The Illinois Supreme Court has issued its ruling on a pivotal case concerning the state’s biometric privacy law, with a unanimous decision upholding its broad scope.
The case, Rosenbach v. Six Flags, was brought forward by the mother whose son was, at the age of 14, fingerprinted at the Six Flags amusement park as part of its visitor identification system. Stacy Rosenbach launched a lawsuit arguing that this practice violated the Illinois Biometric Information Privacy Act, or BIPA, which requires organizations to obtain informed consent before collecting an individual’s biometric information.
Six Flags’ defense essentially argued that the case should be dismissed because it did not cause evident harm, an argument that would have essentially restricted the reach of BIPA if the Supreme Court justices had accepted it, since any future cases would then have been burdened with the need to show evidence of harm even if the collection of biometrics clearly did not involve consent. But the justices did not accept it, ruling that when biometric data is collected without informed consent, “[t]he precise harm the Illinois legislature sought to prevent is then realized.”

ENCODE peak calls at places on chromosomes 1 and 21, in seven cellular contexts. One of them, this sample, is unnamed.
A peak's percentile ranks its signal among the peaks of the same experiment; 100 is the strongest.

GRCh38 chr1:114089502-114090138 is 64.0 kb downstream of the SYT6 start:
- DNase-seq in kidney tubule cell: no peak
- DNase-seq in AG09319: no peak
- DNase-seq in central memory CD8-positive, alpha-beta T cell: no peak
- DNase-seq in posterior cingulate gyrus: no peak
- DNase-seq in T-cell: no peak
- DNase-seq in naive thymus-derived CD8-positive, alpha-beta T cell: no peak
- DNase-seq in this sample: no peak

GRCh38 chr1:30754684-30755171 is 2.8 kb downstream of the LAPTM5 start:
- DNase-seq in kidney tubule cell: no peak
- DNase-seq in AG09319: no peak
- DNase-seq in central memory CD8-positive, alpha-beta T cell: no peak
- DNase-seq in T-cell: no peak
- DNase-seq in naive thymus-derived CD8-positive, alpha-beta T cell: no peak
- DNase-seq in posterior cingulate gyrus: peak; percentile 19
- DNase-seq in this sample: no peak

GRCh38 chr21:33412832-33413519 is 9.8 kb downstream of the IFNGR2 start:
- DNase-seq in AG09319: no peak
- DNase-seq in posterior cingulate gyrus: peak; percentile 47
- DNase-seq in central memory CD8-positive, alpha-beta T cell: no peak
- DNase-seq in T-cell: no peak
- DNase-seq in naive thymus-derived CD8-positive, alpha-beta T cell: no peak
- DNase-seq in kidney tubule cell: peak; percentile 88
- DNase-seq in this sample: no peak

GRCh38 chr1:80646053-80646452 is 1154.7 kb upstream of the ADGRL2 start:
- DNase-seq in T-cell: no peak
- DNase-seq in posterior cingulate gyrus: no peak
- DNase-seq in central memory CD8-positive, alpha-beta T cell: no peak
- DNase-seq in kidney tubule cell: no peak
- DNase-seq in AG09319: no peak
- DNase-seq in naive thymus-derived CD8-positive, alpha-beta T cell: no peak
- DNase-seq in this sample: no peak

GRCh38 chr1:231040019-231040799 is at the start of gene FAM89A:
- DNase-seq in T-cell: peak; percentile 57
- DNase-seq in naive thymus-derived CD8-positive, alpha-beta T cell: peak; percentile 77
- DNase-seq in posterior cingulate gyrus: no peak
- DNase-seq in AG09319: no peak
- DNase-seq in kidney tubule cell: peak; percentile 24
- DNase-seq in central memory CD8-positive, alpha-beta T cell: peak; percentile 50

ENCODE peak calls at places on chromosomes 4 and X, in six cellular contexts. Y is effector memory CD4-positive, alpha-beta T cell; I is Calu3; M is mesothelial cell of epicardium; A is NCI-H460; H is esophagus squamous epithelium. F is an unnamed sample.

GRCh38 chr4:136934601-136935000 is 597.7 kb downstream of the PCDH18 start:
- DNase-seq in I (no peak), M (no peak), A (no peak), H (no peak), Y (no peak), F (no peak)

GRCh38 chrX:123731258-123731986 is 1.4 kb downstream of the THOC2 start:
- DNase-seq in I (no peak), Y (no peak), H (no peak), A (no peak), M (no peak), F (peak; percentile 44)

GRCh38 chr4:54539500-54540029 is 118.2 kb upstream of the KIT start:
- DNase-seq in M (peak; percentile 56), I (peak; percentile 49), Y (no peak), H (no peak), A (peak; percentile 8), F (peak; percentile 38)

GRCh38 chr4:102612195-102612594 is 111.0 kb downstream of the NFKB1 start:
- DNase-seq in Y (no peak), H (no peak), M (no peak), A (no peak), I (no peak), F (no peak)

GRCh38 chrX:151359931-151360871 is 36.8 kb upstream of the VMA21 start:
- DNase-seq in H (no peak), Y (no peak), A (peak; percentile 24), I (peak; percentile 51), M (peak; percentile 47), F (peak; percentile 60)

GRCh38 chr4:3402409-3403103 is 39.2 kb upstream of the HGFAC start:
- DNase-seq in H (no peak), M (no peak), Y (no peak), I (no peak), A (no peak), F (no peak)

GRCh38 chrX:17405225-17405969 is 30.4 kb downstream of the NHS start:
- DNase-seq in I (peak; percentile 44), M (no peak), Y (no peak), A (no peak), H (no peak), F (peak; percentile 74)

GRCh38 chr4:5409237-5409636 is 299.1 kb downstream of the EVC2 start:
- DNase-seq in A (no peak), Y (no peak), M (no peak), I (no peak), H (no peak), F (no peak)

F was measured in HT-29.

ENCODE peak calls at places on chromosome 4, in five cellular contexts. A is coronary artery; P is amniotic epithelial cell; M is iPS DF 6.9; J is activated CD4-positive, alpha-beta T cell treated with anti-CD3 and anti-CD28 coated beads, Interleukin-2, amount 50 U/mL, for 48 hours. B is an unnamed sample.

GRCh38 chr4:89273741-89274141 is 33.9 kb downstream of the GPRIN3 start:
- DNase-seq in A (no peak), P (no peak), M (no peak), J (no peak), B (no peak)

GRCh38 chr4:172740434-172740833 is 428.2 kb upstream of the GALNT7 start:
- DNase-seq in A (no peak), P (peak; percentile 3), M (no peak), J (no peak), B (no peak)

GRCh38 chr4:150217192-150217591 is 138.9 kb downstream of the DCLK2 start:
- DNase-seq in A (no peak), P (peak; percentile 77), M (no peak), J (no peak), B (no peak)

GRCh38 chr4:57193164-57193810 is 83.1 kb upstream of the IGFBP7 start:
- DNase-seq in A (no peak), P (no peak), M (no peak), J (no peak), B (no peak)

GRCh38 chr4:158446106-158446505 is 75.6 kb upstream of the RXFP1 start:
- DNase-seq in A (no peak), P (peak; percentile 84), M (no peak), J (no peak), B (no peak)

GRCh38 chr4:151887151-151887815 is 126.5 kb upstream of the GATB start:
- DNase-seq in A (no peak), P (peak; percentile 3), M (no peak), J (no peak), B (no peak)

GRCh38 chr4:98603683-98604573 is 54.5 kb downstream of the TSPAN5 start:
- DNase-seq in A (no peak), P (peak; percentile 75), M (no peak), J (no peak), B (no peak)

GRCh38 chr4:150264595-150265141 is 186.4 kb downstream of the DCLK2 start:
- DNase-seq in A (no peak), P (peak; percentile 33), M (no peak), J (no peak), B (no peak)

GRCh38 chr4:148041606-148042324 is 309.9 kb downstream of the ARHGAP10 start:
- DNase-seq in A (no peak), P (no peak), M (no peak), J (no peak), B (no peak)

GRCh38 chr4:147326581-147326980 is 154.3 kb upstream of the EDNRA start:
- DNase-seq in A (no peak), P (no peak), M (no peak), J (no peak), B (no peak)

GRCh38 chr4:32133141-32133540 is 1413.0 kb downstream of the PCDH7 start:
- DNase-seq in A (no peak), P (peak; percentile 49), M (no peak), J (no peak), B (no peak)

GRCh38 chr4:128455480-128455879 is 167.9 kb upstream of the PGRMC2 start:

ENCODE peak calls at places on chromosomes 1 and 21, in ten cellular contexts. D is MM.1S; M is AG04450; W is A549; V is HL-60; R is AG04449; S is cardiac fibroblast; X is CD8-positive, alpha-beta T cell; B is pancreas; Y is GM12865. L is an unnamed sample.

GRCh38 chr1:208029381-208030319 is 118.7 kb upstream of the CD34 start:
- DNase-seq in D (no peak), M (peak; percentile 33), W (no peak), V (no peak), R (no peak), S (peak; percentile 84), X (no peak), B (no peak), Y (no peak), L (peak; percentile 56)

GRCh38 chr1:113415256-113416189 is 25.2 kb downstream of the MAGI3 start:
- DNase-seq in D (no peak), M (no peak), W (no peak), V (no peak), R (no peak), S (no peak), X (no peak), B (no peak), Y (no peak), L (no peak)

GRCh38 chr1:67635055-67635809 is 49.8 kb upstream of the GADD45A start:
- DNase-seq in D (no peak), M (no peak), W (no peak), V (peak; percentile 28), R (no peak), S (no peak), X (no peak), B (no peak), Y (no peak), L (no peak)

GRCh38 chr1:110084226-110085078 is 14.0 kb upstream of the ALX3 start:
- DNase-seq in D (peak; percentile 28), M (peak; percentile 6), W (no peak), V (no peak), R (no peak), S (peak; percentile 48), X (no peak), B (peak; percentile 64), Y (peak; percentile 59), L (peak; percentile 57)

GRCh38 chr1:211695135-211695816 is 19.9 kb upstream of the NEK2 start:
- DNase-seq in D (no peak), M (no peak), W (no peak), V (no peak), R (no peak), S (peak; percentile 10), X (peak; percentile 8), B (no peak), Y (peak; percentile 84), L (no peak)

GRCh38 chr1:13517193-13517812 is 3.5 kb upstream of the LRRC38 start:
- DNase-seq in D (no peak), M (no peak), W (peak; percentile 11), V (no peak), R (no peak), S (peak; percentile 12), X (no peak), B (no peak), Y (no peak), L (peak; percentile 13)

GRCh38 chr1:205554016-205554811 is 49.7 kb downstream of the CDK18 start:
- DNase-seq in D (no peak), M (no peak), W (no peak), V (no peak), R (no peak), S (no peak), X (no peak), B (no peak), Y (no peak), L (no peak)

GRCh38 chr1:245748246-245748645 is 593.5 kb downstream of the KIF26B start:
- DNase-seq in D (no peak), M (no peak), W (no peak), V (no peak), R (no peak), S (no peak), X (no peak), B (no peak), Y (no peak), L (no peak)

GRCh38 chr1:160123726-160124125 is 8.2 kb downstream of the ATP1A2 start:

The ruling comes almost a month after a district court judge in Chicago dismissed a BIPA case brought against Google on similar grounds, asserting that Google’s automated use of biometric identification technology on images of a woman uploaded to its Photos platform did not cause “concrete injuries” to the plaintiff. That case now has solid grounds for appeal, with the Illinois Supreme Court’s latest ruling clarifying for all that BIPA’s scope is as broad as it initially seemed.
Source: Electronic Frontier Foundation
January 28, 2019 – by Alex Perala